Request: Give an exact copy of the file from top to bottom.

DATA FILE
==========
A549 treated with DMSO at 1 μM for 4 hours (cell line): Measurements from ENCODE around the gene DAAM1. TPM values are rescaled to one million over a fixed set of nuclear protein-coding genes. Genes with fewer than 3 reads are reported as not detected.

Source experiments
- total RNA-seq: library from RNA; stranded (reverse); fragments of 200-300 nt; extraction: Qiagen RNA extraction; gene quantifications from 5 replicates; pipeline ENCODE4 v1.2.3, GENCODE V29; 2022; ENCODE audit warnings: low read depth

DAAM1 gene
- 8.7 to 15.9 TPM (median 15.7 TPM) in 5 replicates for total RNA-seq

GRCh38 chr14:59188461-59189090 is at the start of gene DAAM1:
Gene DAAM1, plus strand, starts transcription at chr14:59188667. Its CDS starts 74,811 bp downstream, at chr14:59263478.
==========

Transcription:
A549 treated with DMSO at 1 μM for 4 hours (cell line): Measurements from ENCODE around the gene DAAM1. TPM values are rescaled to one million over a fixed set of nuclear protein-coding genes. Genes with fewer than 3 reads are reported as not detected.

Source experiments
- total RNA-seq: library from RNA; stranded (reverse); fragments of 200-300 nt; extraction: Qiagen RNA extraction; gene quantifications from 5 replicates; pipeline ENCODE4 v1.2.3, GENCODE V29; 2022; ENCODE audit warnings: low read depth

DAAM1 gene
- 8.7 to 15.9 TPM (median 15.7 TPM) in 5 replicates for total RNA-seq

GRCh38 chr14:59188461-59189090 is at the start of gene DAAM1:
Gene DAAM1, plus strand, starts transcription at chr14:59188667. Its CDS starts 74,811 bp downstream, at chr14:59263478.